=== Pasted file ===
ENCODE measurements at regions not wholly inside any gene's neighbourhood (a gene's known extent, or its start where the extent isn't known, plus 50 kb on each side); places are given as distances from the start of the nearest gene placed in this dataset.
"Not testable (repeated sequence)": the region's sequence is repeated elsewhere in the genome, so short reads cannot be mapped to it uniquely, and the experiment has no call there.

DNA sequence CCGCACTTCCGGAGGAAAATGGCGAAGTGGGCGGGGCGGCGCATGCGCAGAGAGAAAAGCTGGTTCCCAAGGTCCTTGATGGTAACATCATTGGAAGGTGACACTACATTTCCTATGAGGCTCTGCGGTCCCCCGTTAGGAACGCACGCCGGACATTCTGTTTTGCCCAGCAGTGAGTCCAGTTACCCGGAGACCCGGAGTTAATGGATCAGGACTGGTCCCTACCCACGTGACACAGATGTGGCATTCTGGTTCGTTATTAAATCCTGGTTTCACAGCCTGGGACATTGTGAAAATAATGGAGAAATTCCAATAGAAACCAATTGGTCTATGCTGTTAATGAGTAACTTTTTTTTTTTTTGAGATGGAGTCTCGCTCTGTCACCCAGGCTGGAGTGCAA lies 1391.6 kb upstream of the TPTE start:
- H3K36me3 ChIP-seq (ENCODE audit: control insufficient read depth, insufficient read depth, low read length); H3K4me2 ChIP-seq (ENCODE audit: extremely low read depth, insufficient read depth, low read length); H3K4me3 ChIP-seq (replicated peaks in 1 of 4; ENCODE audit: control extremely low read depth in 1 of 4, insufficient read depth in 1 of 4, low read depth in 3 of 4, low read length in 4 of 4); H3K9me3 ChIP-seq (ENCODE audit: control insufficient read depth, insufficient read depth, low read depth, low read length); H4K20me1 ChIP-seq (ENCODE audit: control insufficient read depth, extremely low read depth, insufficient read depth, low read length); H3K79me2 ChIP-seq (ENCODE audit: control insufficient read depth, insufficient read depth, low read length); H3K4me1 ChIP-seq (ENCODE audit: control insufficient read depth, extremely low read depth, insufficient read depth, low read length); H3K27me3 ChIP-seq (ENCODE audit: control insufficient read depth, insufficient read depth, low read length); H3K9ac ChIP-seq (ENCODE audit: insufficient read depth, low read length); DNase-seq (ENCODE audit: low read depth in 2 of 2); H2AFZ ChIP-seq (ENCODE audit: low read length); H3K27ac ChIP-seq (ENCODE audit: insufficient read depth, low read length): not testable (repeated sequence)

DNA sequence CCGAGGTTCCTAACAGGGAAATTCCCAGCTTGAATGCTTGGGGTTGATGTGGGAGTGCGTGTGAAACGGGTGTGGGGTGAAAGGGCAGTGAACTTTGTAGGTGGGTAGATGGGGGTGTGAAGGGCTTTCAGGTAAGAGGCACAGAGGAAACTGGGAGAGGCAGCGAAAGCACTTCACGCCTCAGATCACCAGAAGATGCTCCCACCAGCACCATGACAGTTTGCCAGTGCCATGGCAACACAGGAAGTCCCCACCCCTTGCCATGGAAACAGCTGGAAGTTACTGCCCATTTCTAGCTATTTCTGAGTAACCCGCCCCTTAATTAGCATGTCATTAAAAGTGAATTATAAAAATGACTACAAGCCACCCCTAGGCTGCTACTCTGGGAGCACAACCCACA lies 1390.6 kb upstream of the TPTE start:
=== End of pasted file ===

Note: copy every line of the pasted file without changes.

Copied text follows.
ENCODE measurements at regions not wholly inside any gene's neighbourhood (a gene's known extent, or its start where the extent isn't known, plus 50 kb on each side); places are given as distances from the start of the nearest gene placed in this dataset.
"Not testable (repeated sequence)": the region's sequence is repeated elsewhere in the genome, so short reads cannot be mapped to it uniquely, and the experiment has no call there.

DNA sequence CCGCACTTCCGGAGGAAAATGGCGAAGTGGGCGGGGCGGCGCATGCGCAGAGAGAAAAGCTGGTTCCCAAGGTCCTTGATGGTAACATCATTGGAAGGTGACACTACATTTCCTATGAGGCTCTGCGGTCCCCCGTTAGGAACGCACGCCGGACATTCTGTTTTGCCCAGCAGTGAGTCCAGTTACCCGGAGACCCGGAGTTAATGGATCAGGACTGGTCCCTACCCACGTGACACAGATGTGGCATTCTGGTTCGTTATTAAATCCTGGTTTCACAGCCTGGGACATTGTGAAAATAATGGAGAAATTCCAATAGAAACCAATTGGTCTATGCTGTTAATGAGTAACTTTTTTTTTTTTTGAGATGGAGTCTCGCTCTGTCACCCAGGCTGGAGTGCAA lies 1391.6 kb upstream of the TPTE start:
- H3K36me3 ChIP-seq (ENCODE audit: control insufficient read depth, insufficient read depth, low read length); H3K4me2 ChIP-seq (ENCODE audit: extremely low read depth, insufficient read depth, low read length); H3K4me3 ChIP-seq (replicated peaks in 1 of 4; ENCODE audit: control extremely low read depth in 1 of 4, insufficient read depth in 1 of 4, low read depth in 3 of 4, low read length in 4 of 4); H3K9me3 ChIP-seq (ENCODE audit: control insufficient read depth, insufficient read depth, low read depth, low read length); H4K20me1 ChIP-seq (ENCODE audit: control insufficient read depth, extremely low read depth, insufficient read depth, low read length); H3K79me2 ChIP-seq (ENCODE audit: control insufficient read depth, insufficient read depth, low read length); H3K4me1 ChIP-seq (ENCODE audit: control insufficient read depth, extremely low read depth, insufficient read depth, low read length); H3K27me3 ChIP-seq (ENCODE audit: control insufficient read depth, insufficient read depth, low read length); H3K9ac ChIP-seq (ENCODE audit: insufficient read depth, low read length); DNase-seq (ENCODE audit: low read depth in 2 of 2); H2AFZ ChIP-seq (ENCODE audit: low read length); H3K27ac ChIP-seq (ENCODE audit: insufficient read depth, low read length): not testable (repeated sequence)

DNA sequence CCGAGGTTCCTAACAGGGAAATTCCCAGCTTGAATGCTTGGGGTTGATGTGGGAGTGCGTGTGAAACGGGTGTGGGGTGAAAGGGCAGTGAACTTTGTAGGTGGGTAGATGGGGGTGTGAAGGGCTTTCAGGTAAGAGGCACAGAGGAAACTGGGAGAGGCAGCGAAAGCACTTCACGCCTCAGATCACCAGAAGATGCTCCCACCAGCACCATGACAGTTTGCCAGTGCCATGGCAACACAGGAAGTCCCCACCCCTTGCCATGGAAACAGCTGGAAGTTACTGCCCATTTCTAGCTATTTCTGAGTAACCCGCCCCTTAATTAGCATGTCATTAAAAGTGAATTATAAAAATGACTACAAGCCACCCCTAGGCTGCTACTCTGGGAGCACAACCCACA lies 1390.6 kb upstream of the TPTE start: